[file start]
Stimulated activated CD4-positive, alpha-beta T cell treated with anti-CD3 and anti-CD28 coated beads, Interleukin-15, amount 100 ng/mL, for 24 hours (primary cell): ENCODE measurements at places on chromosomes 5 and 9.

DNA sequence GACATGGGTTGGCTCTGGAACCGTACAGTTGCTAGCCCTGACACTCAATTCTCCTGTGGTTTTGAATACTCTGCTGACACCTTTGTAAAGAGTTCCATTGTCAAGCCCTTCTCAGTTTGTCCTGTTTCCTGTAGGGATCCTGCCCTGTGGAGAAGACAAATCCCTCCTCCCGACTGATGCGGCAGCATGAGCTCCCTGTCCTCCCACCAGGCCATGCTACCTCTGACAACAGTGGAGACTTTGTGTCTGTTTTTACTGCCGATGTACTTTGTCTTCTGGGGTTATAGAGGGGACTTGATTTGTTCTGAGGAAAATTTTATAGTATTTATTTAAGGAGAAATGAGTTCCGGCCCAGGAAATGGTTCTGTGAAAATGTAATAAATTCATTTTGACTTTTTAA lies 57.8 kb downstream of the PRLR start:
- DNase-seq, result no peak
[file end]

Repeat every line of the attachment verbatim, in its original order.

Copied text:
Stimulated activated CD4-positive, alpha-beta T cell treated with anti-CD3 and anti-CD28 coated beads, Interleukin-15, amount 100 ng/mL, for 24 hours (primary cell): ENCODE measurements at places on chromosomes 5 and 9.

DNA sequence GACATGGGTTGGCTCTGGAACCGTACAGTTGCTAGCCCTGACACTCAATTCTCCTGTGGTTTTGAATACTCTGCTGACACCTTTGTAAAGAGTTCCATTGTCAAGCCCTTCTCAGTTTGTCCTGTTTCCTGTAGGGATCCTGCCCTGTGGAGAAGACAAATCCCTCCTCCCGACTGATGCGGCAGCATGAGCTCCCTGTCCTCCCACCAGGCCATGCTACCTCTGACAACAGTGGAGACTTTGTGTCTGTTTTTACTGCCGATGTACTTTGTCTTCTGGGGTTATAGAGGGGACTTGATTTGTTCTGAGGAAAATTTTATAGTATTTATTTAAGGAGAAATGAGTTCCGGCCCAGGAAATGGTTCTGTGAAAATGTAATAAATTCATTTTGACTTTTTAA lies 57.8 kb downstream of the PRLR start:
- DNase-seq, result no peak